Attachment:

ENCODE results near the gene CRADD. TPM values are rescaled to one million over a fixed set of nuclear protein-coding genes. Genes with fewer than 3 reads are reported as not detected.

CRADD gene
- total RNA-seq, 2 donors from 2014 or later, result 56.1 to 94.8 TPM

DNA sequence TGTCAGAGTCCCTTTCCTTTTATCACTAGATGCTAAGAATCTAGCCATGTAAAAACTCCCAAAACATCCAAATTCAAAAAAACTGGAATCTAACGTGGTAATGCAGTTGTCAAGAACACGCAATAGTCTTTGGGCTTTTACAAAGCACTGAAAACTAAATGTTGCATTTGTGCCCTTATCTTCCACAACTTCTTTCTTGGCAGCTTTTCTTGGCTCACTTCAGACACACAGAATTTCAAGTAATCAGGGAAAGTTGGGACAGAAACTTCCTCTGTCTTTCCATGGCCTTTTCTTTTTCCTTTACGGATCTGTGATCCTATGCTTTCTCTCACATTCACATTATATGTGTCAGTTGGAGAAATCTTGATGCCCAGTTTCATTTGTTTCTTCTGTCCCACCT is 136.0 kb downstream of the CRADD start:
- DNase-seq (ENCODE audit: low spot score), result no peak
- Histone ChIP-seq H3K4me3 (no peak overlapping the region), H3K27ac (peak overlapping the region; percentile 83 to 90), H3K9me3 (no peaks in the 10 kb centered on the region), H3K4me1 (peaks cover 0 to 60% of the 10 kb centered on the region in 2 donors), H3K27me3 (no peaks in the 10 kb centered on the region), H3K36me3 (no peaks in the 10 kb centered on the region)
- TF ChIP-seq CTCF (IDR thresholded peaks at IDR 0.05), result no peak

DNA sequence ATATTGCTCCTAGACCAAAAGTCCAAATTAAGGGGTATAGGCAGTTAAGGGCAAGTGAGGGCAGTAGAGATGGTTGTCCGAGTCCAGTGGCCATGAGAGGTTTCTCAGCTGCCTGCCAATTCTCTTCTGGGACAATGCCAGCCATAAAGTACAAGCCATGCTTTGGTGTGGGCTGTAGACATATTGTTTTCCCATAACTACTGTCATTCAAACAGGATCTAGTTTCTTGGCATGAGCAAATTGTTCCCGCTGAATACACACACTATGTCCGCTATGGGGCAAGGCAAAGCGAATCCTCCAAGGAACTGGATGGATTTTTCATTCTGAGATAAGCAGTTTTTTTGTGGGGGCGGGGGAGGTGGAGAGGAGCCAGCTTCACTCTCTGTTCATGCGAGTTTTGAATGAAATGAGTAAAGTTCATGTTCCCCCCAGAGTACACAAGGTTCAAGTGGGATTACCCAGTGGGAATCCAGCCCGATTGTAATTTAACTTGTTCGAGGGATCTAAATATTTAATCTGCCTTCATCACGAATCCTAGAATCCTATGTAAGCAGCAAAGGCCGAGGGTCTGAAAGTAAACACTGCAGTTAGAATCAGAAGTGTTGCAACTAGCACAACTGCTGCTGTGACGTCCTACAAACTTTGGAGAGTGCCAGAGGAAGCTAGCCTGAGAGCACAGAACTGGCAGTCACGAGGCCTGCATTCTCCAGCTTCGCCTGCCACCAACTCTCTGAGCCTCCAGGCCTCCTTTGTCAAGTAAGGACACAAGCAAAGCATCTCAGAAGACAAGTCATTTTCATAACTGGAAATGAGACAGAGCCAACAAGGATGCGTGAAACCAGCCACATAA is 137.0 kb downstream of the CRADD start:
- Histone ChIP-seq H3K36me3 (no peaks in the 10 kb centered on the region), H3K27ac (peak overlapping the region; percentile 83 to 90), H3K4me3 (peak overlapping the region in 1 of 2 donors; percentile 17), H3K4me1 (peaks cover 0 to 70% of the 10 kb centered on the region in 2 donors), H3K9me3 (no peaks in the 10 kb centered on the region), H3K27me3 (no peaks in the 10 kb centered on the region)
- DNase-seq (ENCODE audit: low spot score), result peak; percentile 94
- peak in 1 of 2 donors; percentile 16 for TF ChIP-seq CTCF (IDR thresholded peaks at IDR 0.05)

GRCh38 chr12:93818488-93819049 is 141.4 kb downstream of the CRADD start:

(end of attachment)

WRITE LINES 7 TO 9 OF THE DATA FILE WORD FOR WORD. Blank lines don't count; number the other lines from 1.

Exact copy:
- TF ChIP-seq CTCF (IDR thresholded peaks at IDR 0.05), result no peak

DNA sequence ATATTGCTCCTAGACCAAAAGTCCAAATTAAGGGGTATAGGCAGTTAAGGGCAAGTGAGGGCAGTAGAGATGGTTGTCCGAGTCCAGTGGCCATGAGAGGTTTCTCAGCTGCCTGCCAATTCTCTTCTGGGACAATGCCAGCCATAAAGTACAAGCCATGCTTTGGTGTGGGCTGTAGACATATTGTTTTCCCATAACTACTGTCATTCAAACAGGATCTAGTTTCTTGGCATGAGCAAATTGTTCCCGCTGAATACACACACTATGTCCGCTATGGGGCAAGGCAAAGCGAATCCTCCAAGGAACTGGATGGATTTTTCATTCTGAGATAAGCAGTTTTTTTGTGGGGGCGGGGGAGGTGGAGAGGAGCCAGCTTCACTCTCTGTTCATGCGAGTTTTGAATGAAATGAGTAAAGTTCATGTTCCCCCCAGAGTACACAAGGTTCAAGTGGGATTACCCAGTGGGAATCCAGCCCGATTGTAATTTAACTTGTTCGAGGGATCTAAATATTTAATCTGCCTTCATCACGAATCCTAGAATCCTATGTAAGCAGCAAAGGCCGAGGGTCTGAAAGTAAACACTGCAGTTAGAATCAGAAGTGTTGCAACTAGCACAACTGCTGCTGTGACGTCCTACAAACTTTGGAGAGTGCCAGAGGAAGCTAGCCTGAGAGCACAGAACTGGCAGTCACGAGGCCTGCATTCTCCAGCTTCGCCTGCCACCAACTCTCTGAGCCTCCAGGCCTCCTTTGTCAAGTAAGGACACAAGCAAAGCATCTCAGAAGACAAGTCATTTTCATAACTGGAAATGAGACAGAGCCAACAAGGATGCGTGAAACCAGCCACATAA is 137.0 kb downstream of the CRADD start:
- Histone ChIP-seq H3K36me3 (no peaks in the 10 kb centered on the region), H3K27ac (peak overlapping the region; percentile 83 to 90), H3K4me3 (peak overlapping the region in 1 of 2 donors; percentile 17), H3K4me1 (peaks cover 0 to 70% of the 10 kb centered on the region in 2 donors), H3K9me3 (no peaks in the 10 kb centered on the region), H3K27me3 (no peaks in the 10 kb centered on the region)